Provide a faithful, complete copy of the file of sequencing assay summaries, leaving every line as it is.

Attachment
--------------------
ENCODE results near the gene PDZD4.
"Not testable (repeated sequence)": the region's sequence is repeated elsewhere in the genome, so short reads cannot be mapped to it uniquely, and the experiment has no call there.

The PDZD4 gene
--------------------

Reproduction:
ENCODE results near the gene PDZD4.
"Not testable (repeated sequence)": the region's sequence is repeated elsewhere in the genome, so short reads cannot be mapped to it uniquely, and the experiment has no call there.

The PDZD4 gene